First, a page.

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The Neighbourhood Policy revised
Nikki Ikani

uprisings, this marked the beginning of a period of transition in Egypt (Rutherford 2012 : 35–63; Lynch 2013 ; Kandil 2012 : 222–8). This chapter focuses on changes the EU made to its foreign policy in the wake of the Arab uprisings, in particular on the way the EU reformed the ENP after the uprisings. The EU's policies vis-à-vis its neighbours, hitherto featuring a high degree of inertia, were suddenly presented with a major juncture when the mass protests erupted in January 2011, first in Tunisia, then spreading to Yemen, Sudan, Egypt, Bahrein

in Crisis and change in European Union foreign policy
Derek Averre

is radically different to the simplified image, promoted by Russia, of a strong public authority governing a sovereign state. As a leading MENA expert concludes, ‘the Arab uprisings … have led to a protracted process of contestation and at least the partial unravelling of the authoritarian contract on which prior sovereignty was based’ ( Fawcett 2017 , 804). Russia’s official statements on the Arab

in Russian strategy in the Middle East and North Africa
Open Access (free)
Sovereignty, violence and revolution in the Middle East
Author:

In events that have since become known as the Arab Uprisings or Arab Revolutions, people across the Middle East took to the streets to express their anger and frustration at political climates, demanding political and economic reform. In a number of cases, protest movements were repressed, often violently, with devastating repercussions for human security and peace across the region.

While a number of scholars have sought to understand how the protests occurred, this book looks at sovereignty and the relationship between rulers and ruled to identify and understand both the roots of this anger but also the mechanisms through which regimes were able to withstand seemingly existential pressures and maintain power.

Open Access (free)
The struggle to shape the Middle East

Saudi Arabia and Iran: The struggle to shape the Middle East provides a detailed exploration of the rivalry between Riyadh and Tehran across the Middle East. As one of the most compelling rivalries in international politics, the Saudi–Iranian competition for regional influence has impacted on a number of different locales. After the onset of the Arab Uprisings and the fragmentation of regime–society relations, communal relations have continued to degenerate, as societal actors retreat into sub-state identities, whilst difference becomes increasingly violent, spilling out beyond state borders. The power of religion – and the trans-state nature of religious linkages – thus provides the means for actors, such as Saudi Arabia and Iran, to exert influence over a number of groups across the region. Given these issues, the contributions to this volume, and the collection as a whole, have two main aims: firstly, to explore the nature of the rivalry between Saudi Arabia and Iran within the contemporary Middle East; and secondly, to consider the impact of this rivalry upon regional and domestic politics across the Middle East. This volume examines how the rivalry is perceived in both Saudi Arabia and Iran, as well as in the contestation over religious legitimacy. It also offers in-depth explorations of the impact of this rivalry upon five regional states: Iraq, Syria, Bahrain, Lebanon and Yemen, all sites of contestation between Riyadh and Tehran, albeit in different guises. In doing so, it highlights how the rivalry is shaped by the contingencies of time and space.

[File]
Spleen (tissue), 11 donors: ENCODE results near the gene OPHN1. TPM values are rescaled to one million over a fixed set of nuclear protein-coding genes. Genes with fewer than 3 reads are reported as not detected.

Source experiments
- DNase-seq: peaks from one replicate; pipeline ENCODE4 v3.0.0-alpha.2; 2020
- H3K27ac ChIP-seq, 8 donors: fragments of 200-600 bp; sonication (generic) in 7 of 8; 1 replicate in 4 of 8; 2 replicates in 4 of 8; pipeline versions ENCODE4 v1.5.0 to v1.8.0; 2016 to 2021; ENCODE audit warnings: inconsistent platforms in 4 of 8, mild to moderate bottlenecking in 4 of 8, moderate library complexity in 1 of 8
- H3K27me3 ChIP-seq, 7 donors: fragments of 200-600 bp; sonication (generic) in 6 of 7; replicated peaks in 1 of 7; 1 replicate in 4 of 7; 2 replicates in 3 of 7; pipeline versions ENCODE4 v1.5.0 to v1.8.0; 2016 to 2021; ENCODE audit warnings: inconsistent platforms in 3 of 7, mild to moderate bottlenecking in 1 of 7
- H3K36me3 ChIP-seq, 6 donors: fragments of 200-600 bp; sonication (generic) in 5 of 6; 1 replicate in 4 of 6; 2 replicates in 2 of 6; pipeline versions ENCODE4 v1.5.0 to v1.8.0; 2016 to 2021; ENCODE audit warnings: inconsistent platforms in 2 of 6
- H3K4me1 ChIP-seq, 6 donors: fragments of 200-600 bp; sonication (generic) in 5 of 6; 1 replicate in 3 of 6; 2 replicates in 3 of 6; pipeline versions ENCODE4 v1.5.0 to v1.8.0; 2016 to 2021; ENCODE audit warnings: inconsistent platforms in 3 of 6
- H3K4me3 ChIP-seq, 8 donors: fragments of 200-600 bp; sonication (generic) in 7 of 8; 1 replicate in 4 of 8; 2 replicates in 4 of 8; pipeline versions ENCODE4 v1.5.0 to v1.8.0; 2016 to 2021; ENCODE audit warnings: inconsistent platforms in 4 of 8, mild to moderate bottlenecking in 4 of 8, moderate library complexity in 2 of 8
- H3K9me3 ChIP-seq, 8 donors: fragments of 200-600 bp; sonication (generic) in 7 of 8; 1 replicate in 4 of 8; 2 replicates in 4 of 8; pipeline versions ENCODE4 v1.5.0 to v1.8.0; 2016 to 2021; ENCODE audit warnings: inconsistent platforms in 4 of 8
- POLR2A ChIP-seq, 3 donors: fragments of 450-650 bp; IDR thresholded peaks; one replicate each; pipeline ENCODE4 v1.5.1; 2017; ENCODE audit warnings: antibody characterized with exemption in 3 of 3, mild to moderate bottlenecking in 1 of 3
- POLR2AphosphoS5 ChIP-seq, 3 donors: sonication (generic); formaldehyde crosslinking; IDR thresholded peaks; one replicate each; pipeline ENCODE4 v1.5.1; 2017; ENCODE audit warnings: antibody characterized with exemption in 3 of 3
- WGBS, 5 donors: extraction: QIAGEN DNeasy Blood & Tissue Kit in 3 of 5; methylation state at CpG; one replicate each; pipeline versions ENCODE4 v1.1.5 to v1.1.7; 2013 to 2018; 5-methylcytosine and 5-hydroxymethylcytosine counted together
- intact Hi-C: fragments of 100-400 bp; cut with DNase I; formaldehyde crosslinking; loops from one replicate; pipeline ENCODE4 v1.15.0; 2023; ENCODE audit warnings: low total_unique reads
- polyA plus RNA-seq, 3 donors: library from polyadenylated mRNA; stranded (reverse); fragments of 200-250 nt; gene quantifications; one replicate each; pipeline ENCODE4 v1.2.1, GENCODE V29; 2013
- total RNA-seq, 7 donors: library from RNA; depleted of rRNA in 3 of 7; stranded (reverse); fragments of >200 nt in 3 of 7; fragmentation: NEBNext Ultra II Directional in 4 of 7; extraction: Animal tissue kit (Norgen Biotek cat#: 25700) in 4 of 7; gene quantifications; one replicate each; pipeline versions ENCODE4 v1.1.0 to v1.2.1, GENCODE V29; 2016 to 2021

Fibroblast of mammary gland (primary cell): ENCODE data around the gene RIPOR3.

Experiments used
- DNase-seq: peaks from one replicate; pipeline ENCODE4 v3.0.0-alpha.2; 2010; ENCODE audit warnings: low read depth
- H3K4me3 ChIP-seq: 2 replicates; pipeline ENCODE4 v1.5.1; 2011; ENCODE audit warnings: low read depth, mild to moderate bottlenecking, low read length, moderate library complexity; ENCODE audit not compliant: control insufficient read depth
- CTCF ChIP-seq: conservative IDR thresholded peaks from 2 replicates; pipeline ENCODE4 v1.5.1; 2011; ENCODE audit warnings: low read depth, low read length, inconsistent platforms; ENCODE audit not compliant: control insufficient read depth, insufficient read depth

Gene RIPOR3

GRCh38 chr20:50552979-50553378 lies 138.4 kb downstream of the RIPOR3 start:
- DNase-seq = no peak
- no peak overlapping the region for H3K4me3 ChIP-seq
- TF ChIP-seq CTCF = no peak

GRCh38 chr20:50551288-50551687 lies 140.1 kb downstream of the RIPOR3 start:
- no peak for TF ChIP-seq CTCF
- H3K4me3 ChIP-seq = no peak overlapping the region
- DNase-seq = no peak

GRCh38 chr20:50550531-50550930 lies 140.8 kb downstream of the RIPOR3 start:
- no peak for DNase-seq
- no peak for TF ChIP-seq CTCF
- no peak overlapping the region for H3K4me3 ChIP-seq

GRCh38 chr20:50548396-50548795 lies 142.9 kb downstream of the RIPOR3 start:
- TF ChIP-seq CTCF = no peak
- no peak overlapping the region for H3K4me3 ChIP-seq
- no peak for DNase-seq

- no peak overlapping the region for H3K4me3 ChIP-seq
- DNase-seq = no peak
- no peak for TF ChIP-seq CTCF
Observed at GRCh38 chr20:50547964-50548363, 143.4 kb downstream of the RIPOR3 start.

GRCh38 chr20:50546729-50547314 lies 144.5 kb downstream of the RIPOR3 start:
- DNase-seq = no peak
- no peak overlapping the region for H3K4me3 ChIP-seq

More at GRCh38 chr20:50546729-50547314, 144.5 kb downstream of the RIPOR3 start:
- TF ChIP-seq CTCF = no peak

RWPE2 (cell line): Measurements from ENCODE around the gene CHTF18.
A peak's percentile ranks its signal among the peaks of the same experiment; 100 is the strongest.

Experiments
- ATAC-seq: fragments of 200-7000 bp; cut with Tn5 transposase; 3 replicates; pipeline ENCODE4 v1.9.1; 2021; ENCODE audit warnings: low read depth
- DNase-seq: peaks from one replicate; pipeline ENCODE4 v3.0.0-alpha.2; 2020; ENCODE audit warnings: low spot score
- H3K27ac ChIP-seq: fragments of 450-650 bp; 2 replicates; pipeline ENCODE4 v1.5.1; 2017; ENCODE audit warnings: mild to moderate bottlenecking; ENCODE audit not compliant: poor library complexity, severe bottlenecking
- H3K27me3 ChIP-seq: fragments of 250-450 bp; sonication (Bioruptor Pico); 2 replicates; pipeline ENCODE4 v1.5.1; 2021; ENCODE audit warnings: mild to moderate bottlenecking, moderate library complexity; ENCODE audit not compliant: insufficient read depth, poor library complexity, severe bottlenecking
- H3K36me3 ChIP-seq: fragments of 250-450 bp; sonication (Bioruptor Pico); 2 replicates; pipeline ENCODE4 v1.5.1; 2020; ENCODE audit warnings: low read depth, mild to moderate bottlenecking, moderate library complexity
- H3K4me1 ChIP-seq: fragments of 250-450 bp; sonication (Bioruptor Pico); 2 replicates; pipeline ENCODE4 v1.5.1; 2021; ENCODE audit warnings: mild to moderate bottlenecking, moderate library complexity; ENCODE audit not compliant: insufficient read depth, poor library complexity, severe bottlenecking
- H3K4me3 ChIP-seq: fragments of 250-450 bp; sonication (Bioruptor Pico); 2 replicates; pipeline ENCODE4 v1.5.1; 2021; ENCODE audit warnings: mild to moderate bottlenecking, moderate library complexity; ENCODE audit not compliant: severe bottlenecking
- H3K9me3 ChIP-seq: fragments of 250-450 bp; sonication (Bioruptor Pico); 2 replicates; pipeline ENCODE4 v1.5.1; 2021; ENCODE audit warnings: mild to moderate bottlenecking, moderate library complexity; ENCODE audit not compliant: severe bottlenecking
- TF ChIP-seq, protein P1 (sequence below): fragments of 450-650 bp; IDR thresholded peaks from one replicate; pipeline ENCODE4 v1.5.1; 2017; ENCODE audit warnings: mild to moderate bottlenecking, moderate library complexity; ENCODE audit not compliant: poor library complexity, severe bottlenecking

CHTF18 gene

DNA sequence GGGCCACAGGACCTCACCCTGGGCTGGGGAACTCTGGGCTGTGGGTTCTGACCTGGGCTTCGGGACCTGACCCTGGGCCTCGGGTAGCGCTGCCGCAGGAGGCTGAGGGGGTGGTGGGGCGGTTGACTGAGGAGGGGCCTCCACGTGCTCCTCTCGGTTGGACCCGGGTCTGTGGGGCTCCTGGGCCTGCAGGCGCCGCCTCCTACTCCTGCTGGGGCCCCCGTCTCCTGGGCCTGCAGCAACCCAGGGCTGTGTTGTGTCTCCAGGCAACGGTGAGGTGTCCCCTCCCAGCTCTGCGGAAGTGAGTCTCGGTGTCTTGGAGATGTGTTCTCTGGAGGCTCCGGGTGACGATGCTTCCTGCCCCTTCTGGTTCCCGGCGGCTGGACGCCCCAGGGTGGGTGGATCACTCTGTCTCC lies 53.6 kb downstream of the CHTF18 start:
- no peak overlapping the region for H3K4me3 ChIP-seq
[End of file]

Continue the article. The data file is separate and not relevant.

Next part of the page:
The Egyptian Muslim Brotherhood after the 2013 coup
Author:

Surviving repression tells the story of the Muslim Brotherhood after the 2013 coup. The movement quickly rose to power following the 2011 Arab uprisings, but its premature removal marked the beginning of the harshest repression of its troubled history. Forced into exile, the Brotherhood and its members are faced with the monumental task of having to rebuild a fragmented organisation. The book looks at this new era in the movement’s history through the perspective of individual members, relying on conversations with current and former members from across the generational and organisational spectrums. It puts emphasis on their experiences, perspectives and emotions to better understand how their responses to repression are affecting the movement as a whole. It is the first book to comprehensively address the Brotherhood’s trajectories after the 2013 coup, and to examine the external and internal challenges it faces while trying to rebuild in exile. Surviving repression offers an invaluable insight into the main strategical, ideological and organisational debates dividing the Brotherhood and reveals that, in order to survive, the movement needs to answer two fundamental challenges. These are: what kind of organisation the Brotherhood wants to be moving forward; and whether or not it is willing to renegotiate the relationship between the movement and its members in order to maximise survival and resilience. Overall, it shows that the main forces driving the Brotherhood’s evolution after 2013 are fundamental questions about organisational identity, its members’ increased agency, and growing calls to reform the movement’s core structures and principles.